Data can help football up its game, study shows
Smart analysis of football-related data can help the Scottish game build back better from the pandemic, a study suggests.
By scrutinising a range of digital information, clubs can build a clearer understanding of who their followers are, what they want and how best to engage with them.
Football clubs that already harness data to improve on-field performance need to adopt a similar approach off the pitch, the research suggests.
The study, led by the University of Edinburgh in tandem with four clubs – Aberdeen, Hearts, Hibs and Motherwell – has helped build a clearer picture of fan engagement as the domestic game rebuilds.
It also provides insights into how fans – particularly those living overseas – engaged with the Scotland men’s team during this summer’s European Football Championships.
The study confirms football’s unmatched social reach. It shows 36 per cent of the four clubs’ season ticket holders lived in the most deprived, or second most deprived, postcode districts.
“Football, for all its flaws, has been an anchor of support in Scotland’s areas of multiple deprivation,” says lead researcher Professor Grant Jarvie.
“We should not forget the power of sport as a force for good and, in Scotland, football is by far the most popular vehicle for this,” he says.
At the same time, researchers in the University’s School of Education and Sport and its Bayes Centre for data-driven innovation urge clubs to widen the game’s appeal.
Scottish football is more heavily dependent upon gate receipts – 48 per cent of income – than any other country in Europe.
Clubs need to cater more for fans who want to consume football, but not necessarily inside the stadium on match day, the report claims.
Covid 19 exposed frailties in all areas of public life, says Professor Jarvie, and sport was no exception. Match-going habit were broken, clubs worried about fan engagement, lost revenue and ticket sales.
The pandemic has not gone but it has created a set of circumstances that has forced Scottish football to reflect about what its priorities are.
“Just as the use of data has informed Covid decision making, it can help secure a better future for football, which offers wider financial, economic and political benefits,” says Professor Jarvie.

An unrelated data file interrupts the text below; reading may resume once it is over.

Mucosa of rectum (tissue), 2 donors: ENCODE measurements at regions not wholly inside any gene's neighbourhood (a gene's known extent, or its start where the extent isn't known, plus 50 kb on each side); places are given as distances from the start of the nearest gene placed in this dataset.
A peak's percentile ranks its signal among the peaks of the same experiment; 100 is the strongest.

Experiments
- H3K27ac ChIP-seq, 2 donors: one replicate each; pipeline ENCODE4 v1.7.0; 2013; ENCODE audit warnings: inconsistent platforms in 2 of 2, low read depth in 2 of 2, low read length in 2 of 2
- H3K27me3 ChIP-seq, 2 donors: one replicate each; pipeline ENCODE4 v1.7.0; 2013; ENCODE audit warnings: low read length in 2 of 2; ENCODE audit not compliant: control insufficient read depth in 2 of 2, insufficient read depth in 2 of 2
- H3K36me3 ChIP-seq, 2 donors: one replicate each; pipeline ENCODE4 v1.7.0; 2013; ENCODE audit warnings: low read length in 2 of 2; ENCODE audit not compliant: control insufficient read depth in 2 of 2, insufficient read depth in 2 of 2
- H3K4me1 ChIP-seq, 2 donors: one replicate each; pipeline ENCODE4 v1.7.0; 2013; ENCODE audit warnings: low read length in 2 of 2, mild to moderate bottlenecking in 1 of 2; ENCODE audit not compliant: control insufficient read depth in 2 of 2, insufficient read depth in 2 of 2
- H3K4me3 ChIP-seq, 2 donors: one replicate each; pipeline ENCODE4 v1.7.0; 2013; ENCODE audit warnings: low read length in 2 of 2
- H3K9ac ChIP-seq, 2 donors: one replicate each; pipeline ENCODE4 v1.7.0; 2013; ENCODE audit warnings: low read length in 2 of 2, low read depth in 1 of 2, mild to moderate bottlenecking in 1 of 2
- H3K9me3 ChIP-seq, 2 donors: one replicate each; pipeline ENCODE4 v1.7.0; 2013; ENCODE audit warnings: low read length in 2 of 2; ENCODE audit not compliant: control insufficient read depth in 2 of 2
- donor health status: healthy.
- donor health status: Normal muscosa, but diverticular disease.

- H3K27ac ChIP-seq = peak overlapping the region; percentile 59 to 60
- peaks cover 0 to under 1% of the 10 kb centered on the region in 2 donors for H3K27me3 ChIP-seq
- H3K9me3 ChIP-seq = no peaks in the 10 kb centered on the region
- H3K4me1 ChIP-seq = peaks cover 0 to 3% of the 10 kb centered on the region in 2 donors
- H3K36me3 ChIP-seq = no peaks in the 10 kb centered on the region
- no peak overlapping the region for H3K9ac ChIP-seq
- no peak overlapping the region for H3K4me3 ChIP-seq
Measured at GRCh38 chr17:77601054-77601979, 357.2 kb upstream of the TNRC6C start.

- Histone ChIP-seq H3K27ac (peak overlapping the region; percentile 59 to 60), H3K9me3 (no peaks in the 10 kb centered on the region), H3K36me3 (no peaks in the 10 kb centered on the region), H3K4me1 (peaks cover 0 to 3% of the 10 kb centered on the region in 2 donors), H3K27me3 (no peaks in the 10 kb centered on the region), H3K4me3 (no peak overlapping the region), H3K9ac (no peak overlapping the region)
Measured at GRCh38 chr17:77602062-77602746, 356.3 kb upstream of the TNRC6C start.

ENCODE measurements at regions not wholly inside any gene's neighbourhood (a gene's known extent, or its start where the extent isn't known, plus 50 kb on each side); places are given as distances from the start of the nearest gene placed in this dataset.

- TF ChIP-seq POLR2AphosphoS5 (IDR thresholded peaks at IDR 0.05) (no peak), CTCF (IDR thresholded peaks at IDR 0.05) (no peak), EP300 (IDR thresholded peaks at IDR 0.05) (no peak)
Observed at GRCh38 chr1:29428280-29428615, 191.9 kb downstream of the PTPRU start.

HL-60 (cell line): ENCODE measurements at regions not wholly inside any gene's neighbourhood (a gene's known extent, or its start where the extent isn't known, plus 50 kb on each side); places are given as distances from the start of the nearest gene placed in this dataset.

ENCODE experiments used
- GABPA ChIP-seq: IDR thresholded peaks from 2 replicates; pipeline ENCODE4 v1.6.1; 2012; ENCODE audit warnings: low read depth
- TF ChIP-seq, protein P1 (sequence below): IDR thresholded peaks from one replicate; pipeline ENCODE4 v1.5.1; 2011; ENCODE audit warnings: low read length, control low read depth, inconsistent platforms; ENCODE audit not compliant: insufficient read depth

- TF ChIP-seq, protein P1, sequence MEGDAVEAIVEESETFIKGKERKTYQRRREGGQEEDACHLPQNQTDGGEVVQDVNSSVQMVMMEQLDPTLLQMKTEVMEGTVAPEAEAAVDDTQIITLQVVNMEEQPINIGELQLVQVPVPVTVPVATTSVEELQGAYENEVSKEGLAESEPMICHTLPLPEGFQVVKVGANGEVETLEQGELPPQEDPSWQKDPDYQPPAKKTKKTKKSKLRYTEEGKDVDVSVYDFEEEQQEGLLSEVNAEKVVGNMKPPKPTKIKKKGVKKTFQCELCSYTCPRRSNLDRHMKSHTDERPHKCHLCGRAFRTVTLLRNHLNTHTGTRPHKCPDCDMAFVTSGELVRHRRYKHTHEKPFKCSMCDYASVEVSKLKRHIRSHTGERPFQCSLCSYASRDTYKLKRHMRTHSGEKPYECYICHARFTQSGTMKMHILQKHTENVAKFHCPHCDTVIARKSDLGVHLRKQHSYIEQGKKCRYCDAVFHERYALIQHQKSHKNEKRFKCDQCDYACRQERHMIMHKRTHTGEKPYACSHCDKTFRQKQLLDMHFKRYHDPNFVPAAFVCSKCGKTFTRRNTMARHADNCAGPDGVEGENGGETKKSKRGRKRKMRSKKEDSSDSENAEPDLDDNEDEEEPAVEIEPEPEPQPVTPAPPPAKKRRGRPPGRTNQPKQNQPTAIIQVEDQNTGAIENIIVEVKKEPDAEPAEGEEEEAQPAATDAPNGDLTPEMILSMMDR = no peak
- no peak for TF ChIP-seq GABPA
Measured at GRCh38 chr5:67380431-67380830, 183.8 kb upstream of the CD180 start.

Clubs need to remain flexible, innovative and responsive if they are to minimise the risks associated with an over-dependency on a specific income stream such as gate receipts.
Building and sustaining relationships with fans of the men’s and women’s game should not just occur in the stadium, around match day, or only during the playing season.
Opportunities exist to grow meaningful conversations with, and extend the football family, through social media and digital platforms 24 hours a day and 52 weeks a year.
“Scottish football needs to take advantage of key influencers and social networks to stay relevant, while understanding that these are fluid.,” says Professor Jarvie.
“Capitalising on this is an ongoing work, which can significantly boost the Scottish game’s profile – not just at home but overseas, where our clubs and the national teams have considerable reach.”
Professor Jarvie presented his findings at The Scotsman Data Conference 2021 - a joint venture between The Scotsman newspaper and the University’s Data-Driven Innovation (DDI) initiative.
DDI is a cluster of innovation hubs that brings academic disciplines together to delve into some of society’s most pressing challenges.
The Scotsman conference, which took place on 30 September, brought together experts from a range of disciplines and was built around four main themes.
Delegates considered data and climate change; data and future pandemics; data and tourism and economic recovery; and data and social/financial inclusion.